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93 Kennedy, I. R. , C. A. Parker, and D. K. Kiddy. 1966. The probable site of nitrogen fixation in root nodules of ornithonus sativus. Biochim. Biophys. Acta 130: Koch, B. and H. J. Evans. 1966. Reduction of acetylene to ethylene by soybean root nodules. Plant Physiol. 41: 1748-1750. Koch, 3., H. J. Evans, and S. Russell. 1967a. Reduction of acetylene and nitrogen gas by breis and cell-free extracts of soybean root nodules. Plant Physiol. 42: 466-468. Koch, 3., H. J. Evans, and S. Russell. 1967b. Properties of the nitrogenase system in cell-free extracts of bacteroids from soybean root nodules. Proc. Natl. Acad. Sci. U. S. 58: 1343-1350. Leaf, G., I. C. Gardner, and G. Bond. 1959. Observations on the composition and metabolism of the nitrogenfixing root nodules of Myrica . Biochem. J. 72: 662-667. Magee, W. E. and R. H. Burris. 1954. Fixation of N2 1 ^ by excised nodules. Plant Physiol. 29: 199-200. McNair, H. M. and E. J. Bonelli. 1967. Basic Gas Chromatography. Varian Aerograph, Walnut Creek, Calif. 248 p. Moore, A. W. 1964. Note on non-leguminous nitrogen-fixing plants in Alberta. Can. J. Bot. 42: 952-955. Morrison, T. M. 1961. Fixation of nitrogen-15 by excised nodules of Discaria toumatou . Nature 189 : 945. Mortenson, L. E. 1964. Ferredoxin and ATP, requirements for nitrogen fixation in cell-free extracts of Clostridium pasteurianum . Proc. Natl. Acad. Sci. tJTX 52! 272-279. Mortenson, 1. E. , J. A. Morris, and D. Y. Jeng. 1967. Purification, metal composition and properties of molybdof erredoxin and azoferredoxin, two of the components of the nitrogen-fixing system of Clostridium pasteurianum . Biochim. Biophys. Acta I4H 516-522.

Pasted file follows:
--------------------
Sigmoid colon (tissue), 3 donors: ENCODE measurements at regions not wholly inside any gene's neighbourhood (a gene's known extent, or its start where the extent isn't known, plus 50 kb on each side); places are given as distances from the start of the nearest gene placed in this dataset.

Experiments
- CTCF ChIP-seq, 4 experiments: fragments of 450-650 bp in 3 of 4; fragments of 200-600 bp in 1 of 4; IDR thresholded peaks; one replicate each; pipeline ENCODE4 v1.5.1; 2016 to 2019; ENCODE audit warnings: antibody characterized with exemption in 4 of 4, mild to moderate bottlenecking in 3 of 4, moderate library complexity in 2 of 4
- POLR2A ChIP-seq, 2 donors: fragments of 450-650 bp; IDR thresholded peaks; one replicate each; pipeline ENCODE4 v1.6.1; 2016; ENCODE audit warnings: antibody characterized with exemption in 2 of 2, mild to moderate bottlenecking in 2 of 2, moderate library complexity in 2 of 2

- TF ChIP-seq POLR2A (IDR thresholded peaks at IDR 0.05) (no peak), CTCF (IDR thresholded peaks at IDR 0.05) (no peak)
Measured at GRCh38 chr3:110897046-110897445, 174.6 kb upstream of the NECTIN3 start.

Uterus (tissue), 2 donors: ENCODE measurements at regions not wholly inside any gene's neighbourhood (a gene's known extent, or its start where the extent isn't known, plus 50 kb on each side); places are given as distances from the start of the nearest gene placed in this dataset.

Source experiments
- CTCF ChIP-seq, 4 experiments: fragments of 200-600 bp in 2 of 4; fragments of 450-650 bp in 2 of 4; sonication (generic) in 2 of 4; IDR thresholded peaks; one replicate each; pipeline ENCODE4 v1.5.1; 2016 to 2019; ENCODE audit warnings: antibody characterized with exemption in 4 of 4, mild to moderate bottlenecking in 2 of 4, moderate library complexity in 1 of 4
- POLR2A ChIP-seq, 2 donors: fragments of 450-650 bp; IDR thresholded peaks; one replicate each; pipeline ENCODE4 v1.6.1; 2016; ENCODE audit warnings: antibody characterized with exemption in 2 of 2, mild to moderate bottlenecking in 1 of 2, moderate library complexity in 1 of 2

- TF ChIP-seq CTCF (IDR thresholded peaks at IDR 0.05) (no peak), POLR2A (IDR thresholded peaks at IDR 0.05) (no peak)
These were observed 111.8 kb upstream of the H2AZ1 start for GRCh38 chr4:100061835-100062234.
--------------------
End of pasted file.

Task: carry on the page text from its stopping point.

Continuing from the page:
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94 Neelands, M. 1967. Mutants of Klebsiella rubiacerura unable to fix atmospheric nitrogen. Master's Thesis, University of Florida, Gainesville. Rittenberg, D. 1946. The preparation of gas samples for mass-spectrographic isotope analysis. In': Preparation and measurement of isotopic tracer. D. W. Wilson, A. 0. Nier, and S. P. Reiman, eds.
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95 Stewart, W. D. P. 1967. Nitrogen-fixing plants. Science 158: 1426-1432. Stew-art, iff. D. P., G. P. Fitzgerald, and R. H. Burris. 1967. In Situ studies on N 2 fixation using the acetylene reduction technique. Proc. Natl. Acad. Sci. U. S. 58: 2071-2078. Strandberg, G. W. and P. W. Wilson. 1967. Molecular N„ and the pN p function of Azotobacter . Proc. Natl. lead. Sci. UT S. 58: 1404-1409. Taubert, H. 1956. Uber den inf ektionsvorgan und die entwicklung der knollchen bei Alnus gluti nosa Gaertn. Planta 48: 135-15 6. Umbreit, W. W. , R. H. Burris, and J. ?. Stauffer. 1951. Manometric Techniques and Tissue Metabolism. Burgess Publishing Co. Minneapolis, Minn. 227 p. Wipf, L. and D. C. Cooper. 1940. Some doubling of chromosomes and nodular infection in certain Leguminosae. Amer. J. Bot. 27: 821-824. Ziegler, H. and H. Huser. 1963. Fixation of atmospheric nitrogen by root nodules of Comptonia oerearrina. Nature 199: 508. a

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BIOGRAPHICAL SKETCH Charles Sloger was born December 22, 1938, at Albany, New York. In June, 1957, he was graduated from Berne-Knox Central High School. In June, 1961, he received the degree of Bachelor of Science with a major in Biology from the State University of New York at Albany. He continued in the Graduate School at the State University of New York at Albany and held a teaching assistantship in the Department of Biology. He received the degree of Maste of Science in June, 1963. In September, 1963, he enrolled in the Graduate School of the University of Florida. He worked as a teaching assistant in the Department of Botany until June, 1964. From September, 1964, until the present time he has pursued his work toward the degree of Doctor of Philosophy. Charles Sloger is married to the former Marcia Alic Schekter. He is a member of the Society of the Sigma Xi and the American Institute of Biological Sciences. 96

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This dissertation was prepared under the direction of the chairman of the candidate's supervisory committee and has been approved by all members of that committee. It was submitted to the Dean of the College of Agriculture and to the Graduate Council, and was approved as partial fulfillment of the requirements for the degree of Doctor of Philosophy. March, 1968 ^^/Dean, College of Agriculture Dean, Graduate School Supervisory Committee: ' Co-chairman